Other sources of mental health funding are also operating nationwide, Locke explains. But most of them, including the Garrett Lee Smith Act, focus on three goals: reducing the stigma of mental illness treatment, increasing "help-seeking behaviors" (in other words, empowering people to recognize when they need help and to ask for it), and gatekeeper training (educating people so they can identify warning signs and refer others for treatment).
“All three of those mechanisms, stigma reduction, increasing help-seeking behavior, and gatekeeper training, accomplish the same end goal, which is they increase the rate of identification and referral of people at risk,” Locke says. “What we’re seeing in counseling centers is what I believe to be the signs of a successful intervention.”
Locke says it's unfair to assume that the rise in mental health treatment reflects a lack of resilience in today's college students. To prove his point, he compares mental-health treatment to national breast cancer screening programs. “If you spent 15 years trying to convince women to come get their breast cancer screening, you wouldn’t turn around and say, ‘Why are all of these people coming in for services? Don’t they have any resilience?’”
He believes the stigma of mental illness is down, awareness is up, and people who need mental health services—especially those who have already engaged in self-harm or have attempted suicide—are finding treatment.
Mental disorders are also on the upswing
It's impossible to ignore the sudden cultural shift in the way we talk about mental health. Young celebrities like Selena Gomez and Lady Gaga have opened up about their struggles with anxiety and depression, influencing millions of young adults to see mental disorders as threatening to health as physical conditions. The shift is also reflected in many workplaces. These days, it's completely normal to use a personal day as a "mental-health day," with no judgment from managers or coworkers.
As Henriques pointed out in Psychology Today, however, there is evidence of an actual increase in mental distress in college students as well. While the 2018 ACHA survey determined that 42% of students had felt so depressed in the past year that it was difficult for them to function, the same survey given in 2009 found 31% of students felt that level of depression. The number of students who had seriously considered suicide within the past year has doubled, with 6% in 2009 and 12% in 2018, according to both surveys.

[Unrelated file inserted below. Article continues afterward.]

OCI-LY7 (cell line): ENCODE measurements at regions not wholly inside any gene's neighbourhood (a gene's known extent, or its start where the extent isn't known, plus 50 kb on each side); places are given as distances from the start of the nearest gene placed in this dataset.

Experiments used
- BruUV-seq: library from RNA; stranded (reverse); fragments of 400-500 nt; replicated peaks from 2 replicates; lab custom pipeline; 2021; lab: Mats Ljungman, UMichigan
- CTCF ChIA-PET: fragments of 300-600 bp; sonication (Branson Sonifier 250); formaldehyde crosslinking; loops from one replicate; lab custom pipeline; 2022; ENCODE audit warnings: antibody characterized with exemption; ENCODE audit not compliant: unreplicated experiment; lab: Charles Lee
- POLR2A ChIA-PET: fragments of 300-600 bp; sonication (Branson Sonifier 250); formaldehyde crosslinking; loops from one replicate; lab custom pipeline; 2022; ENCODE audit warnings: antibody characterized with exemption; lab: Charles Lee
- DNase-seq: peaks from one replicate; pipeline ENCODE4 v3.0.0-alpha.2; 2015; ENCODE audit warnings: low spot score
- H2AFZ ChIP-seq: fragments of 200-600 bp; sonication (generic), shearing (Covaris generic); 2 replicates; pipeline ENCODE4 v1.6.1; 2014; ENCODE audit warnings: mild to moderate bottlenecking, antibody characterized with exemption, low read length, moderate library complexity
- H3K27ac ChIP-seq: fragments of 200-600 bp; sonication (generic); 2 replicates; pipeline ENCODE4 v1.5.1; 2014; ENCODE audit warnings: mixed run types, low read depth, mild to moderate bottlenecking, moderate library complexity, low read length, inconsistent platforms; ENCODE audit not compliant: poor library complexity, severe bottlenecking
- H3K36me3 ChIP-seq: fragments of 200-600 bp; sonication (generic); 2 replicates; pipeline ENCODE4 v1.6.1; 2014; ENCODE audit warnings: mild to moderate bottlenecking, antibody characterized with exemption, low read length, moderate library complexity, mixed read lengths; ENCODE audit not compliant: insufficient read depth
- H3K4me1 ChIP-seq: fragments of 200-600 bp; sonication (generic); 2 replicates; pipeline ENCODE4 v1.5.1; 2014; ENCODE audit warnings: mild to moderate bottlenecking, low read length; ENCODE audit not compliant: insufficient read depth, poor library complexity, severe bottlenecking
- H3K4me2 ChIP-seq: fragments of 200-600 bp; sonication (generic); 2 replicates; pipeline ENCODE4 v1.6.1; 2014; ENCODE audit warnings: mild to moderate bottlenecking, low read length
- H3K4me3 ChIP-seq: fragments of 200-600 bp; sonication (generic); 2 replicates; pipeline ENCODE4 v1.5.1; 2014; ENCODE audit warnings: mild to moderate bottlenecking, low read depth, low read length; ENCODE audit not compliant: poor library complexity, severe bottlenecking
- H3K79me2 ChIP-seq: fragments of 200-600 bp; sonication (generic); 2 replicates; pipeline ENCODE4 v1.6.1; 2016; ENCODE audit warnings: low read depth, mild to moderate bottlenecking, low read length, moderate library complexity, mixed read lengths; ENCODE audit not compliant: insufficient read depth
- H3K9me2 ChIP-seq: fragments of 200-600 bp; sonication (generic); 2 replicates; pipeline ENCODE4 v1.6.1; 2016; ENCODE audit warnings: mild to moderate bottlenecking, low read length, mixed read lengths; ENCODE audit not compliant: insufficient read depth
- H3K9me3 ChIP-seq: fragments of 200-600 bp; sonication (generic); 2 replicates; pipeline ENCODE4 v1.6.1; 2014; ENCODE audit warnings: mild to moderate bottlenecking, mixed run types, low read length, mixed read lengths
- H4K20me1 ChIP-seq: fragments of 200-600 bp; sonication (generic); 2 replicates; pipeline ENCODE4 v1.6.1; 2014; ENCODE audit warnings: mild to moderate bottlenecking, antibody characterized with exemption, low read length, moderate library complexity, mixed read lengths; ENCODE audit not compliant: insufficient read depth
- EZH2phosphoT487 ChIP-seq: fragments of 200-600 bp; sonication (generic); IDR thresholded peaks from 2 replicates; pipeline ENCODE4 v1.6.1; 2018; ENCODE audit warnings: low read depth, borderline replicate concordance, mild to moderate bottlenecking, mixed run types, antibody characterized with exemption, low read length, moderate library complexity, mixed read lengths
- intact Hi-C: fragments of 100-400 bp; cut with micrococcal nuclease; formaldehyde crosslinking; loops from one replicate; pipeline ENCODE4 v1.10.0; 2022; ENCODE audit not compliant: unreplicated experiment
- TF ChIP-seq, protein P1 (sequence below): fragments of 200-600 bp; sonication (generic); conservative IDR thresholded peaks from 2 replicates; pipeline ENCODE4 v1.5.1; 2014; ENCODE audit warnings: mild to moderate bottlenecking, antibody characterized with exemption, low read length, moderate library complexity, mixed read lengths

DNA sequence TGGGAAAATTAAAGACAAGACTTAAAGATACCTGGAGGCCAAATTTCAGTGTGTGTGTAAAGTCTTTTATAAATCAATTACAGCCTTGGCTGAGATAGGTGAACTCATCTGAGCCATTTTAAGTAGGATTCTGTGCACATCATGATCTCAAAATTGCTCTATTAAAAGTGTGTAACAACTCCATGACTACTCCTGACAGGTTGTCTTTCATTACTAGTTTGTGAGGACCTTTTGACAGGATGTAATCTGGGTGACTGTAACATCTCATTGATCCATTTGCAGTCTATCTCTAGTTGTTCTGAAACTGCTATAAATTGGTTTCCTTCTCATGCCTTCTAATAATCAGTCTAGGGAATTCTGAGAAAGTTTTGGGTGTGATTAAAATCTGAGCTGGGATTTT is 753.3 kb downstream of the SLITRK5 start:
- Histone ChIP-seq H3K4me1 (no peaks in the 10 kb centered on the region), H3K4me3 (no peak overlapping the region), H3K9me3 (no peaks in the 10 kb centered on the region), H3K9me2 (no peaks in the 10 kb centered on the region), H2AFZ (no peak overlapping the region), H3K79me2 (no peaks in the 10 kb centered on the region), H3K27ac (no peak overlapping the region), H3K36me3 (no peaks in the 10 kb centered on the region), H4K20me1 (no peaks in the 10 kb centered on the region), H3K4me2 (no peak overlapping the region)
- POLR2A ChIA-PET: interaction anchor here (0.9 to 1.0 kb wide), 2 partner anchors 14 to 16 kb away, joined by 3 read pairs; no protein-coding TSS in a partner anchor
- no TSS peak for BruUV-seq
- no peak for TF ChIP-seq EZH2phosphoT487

The jump in mental health issues can be attributed to many cultural and economic changes between 2009 and 2018: the increased reliance on social media, which can be isolating and trigger self-esteem issues; frequent school shootings and the gun control debate fostering fear and panic; and the soaring price of education and worries about loan debt, to name a few. While it's difficult to pinpoint one overriding reason more students have mental health issues, these all likely play a role.
How colleges can help struggling students
No matter the cause, universities across the country are experiencing the same problem: They haven’t been able to expand their counseling centers rapidly enough to keep up with the growing demand for services. But that doesn’t mean they haven’t tried.
Penn State allocated around $700,000 in additional funding for counseling and psychological services in 2017. During the 2016-17 school year, Ohio State added a dozen mental health clinicians and also launched an app that lets students schedule appointments, access breathing exercising, contact the clinic in case of an emergency, and more. A bus driver at James Madison University even started something called the “Struggle Bus,” where he talks to riders over the loudspeaker about their everyday challenges as he drives.
Still, as of 2016, the Association for University and College Counseling Center Directors found the average university had only one professional counselor for every 1,737 students, which is lower than the International Association of Counseling Services' recommended minimum of one therapist for every 1,000 to 1,500 students. What could alleviate this and make mental health treatment more accessible to students who need it? More. Funding.
As we wait for lawmakers and administrators to secure the money needed to help college students with diagnosis and treatment, there’s one more thing to consider. Henriques mentioned in Psychology Today that he spoke with David Onestak, PhD, director of the counseling center at James Madison University, who said it’s senseless to call this a “crisis” because the numbers have been on the rise for years, and there's no reason to believe they're going to slow down anytime soon. In his opinion, there’s really only one way to describe the situation: “the new normal.”